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This Is 40

This Is 40

Rated R, 134 min. Directed by Judd Apatow. Starring Paul Rudd, Leslie Mann, Maude Apatow, Iris Apatow, Albert Brooks, Jason Segel, Megan Fox, Robert Smigel, Annie Mumolo, Charlyne Yi, Chris O’Dowd, Melissa McCarthy.

REVIEWED By Kimberley Jones, Fri., Dec. 21, 2012

“We have to choose to be happy,” says wife and mom Debbie (Mann), who has whorled herself into an existential tizzy after turning 40. Is happiness a choice? It’s an idea worth exploring, but writer/director Judd Apatow isn’t exactly laserlike in his focus; he’s more like a dog licking the entire kitchen floor clean just to find that one tile smudged with bacon grease. At a baggy 134 minutes, that’s a lot of licking – plenty of time to ponder the film’s manic swings between ambitious and facile, enormously likable and sour to taste.

Debbie and husband Pete (Rudd) – supporting characters from Apatow’s 2007 comedy Knocked Up – are moving reluctantly toward middle age. There’s no going gently into the night for Debbie: “40 can suck my dick!” she howls at film’s beginning. The dirty words are a feint. At its desperate and raw, clogged-artery core, This Is 40 is a powerful evocation of family life as war zone. Debbie and Pete seethe with resentment; sex tends to end in a screechy-pitched bicker; eldest daughter Sadie loathes her little sister Charlotte (they are played by Apatow and Mann’s real-life children Maude and Iris); and Debbie and Pete’s adult fathers (John Lithgow and Albert Brooks) are, respectively, emotionally distant and financially dependent.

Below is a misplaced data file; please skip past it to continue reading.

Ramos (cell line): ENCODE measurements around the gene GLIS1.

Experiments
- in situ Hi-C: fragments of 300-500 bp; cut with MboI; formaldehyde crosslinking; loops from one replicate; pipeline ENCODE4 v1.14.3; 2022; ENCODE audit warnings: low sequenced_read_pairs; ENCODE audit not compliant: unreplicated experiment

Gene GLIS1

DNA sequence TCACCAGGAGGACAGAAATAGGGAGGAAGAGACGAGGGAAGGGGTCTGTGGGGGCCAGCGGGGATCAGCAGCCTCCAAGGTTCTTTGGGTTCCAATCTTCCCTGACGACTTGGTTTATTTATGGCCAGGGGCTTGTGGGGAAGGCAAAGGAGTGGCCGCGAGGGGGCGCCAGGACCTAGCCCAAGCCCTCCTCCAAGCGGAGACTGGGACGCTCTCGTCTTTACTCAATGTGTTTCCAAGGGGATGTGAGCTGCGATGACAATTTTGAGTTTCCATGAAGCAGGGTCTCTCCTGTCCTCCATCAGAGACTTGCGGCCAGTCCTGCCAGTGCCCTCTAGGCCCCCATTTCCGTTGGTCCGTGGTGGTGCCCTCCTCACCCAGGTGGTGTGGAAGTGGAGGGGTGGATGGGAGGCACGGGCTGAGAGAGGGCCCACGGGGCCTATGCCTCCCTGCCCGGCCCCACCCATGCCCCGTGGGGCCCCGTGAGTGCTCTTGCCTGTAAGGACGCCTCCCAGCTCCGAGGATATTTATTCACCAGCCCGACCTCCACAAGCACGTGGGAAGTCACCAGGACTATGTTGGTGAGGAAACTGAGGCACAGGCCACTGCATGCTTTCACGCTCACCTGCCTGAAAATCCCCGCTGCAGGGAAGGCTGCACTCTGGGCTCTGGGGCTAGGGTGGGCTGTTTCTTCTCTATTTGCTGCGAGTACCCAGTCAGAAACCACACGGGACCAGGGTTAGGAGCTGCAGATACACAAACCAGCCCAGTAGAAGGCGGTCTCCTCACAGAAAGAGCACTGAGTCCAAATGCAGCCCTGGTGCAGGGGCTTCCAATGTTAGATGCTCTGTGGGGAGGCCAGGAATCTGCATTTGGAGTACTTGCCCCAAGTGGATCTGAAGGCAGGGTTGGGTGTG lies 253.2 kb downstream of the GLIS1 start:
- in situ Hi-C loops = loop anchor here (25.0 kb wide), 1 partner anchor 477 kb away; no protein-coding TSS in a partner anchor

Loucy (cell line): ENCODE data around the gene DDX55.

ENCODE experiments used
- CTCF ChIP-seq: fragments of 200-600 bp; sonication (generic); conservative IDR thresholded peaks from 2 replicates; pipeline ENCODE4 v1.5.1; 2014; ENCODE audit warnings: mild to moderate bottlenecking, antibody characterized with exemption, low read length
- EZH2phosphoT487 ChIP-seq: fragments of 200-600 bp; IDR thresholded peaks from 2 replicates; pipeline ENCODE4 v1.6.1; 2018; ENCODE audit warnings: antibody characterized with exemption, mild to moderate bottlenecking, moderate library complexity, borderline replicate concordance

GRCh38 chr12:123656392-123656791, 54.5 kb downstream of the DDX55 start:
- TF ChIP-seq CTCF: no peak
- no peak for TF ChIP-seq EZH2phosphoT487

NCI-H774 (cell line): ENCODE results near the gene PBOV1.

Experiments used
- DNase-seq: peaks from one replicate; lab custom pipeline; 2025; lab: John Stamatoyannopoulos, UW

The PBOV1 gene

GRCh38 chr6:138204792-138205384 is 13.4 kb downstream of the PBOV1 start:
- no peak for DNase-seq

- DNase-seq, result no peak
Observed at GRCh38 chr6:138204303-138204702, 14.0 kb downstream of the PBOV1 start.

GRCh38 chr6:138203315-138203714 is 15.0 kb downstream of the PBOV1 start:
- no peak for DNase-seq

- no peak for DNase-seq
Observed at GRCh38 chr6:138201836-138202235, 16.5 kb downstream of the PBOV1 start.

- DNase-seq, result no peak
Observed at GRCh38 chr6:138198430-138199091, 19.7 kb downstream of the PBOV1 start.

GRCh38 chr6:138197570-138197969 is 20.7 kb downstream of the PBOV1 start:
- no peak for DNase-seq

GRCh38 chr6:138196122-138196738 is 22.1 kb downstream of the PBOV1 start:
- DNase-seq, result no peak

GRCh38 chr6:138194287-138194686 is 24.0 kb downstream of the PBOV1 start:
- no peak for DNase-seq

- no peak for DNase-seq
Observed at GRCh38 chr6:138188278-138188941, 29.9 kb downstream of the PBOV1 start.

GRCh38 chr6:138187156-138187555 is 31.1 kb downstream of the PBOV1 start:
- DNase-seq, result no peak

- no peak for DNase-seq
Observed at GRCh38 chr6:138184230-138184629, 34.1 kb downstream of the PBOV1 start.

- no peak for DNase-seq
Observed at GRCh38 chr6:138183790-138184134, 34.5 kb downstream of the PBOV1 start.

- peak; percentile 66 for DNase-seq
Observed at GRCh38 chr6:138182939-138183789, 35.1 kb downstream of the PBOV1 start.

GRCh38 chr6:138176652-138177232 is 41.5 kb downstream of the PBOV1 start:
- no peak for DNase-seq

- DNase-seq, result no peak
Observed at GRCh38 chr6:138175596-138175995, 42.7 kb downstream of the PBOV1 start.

I wonder if Apatow meant it all to come off so bleakly? Was he binging on Bergman when he wrote the script? I wonder, too, if he knew how tin-eared this diorama of privilege sometimes sounds? While money woes ostensibly fuel the couple’s troubles, there’s no real sense of danger there. Yes, they might be missing mortgage payments and chronically mismanaging two businesses (she owns a used-clothing store; he runs a specialty record label), but at least there’s the BMW to retire to for a private cry. (There are no repercussions here, just as there is never a legitimate threat of divorce even though Pete and Debbie openly despise each other throughout much of the film.) Another scene has Debbie and Pete ganging up on a single mother (Melissa McCarthy) at their daughters’ school, goading her until she is shuddering with impotent rage at the pretty couple telling lies through their teeth. It’s a deeply funny scene that nonetheless leaves an ugly stain: Does Apatow understand his heroes are assholes?


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